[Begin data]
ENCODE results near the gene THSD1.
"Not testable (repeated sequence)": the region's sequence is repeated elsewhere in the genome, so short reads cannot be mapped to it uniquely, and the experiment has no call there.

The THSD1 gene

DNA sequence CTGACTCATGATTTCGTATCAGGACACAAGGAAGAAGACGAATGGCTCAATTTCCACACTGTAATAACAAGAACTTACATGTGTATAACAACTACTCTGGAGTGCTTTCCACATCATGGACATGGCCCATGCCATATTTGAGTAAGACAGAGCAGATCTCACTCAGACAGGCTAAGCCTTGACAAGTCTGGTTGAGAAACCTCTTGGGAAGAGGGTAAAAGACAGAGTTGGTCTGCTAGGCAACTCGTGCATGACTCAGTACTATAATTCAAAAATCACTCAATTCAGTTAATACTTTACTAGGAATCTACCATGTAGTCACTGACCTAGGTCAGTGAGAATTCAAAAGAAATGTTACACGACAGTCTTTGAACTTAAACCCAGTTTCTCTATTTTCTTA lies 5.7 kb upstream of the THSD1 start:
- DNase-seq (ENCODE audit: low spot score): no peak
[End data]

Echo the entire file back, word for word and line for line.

ENCODE results near the gene THSD1.
"Not testable (repeated sequence)": the region's sequence is repeated elsewhere in the genome, so short reads cannot be mapped to it uniquely, and the experiment has no call there.

The THSD1 gene

DNA sequence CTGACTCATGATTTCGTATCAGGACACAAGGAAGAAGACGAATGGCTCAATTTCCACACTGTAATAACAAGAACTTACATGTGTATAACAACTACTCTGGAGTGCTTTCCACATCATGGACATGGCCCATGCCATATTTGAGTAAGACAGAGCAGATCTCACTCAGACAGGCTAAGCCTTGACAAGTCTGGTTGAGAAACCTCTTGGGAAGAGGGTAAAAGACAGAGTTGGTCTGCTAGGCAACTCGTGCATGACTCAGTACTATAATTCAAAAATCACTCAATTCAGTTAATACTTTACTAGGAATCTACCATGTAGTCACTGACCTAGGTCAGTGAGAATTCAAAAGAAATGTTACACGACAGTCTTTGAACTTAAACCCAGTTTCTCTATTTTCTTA lies 5.7 kb upstream of the THSD1 start:
- DNase-seq (ENCODE audit: low spot score): no peak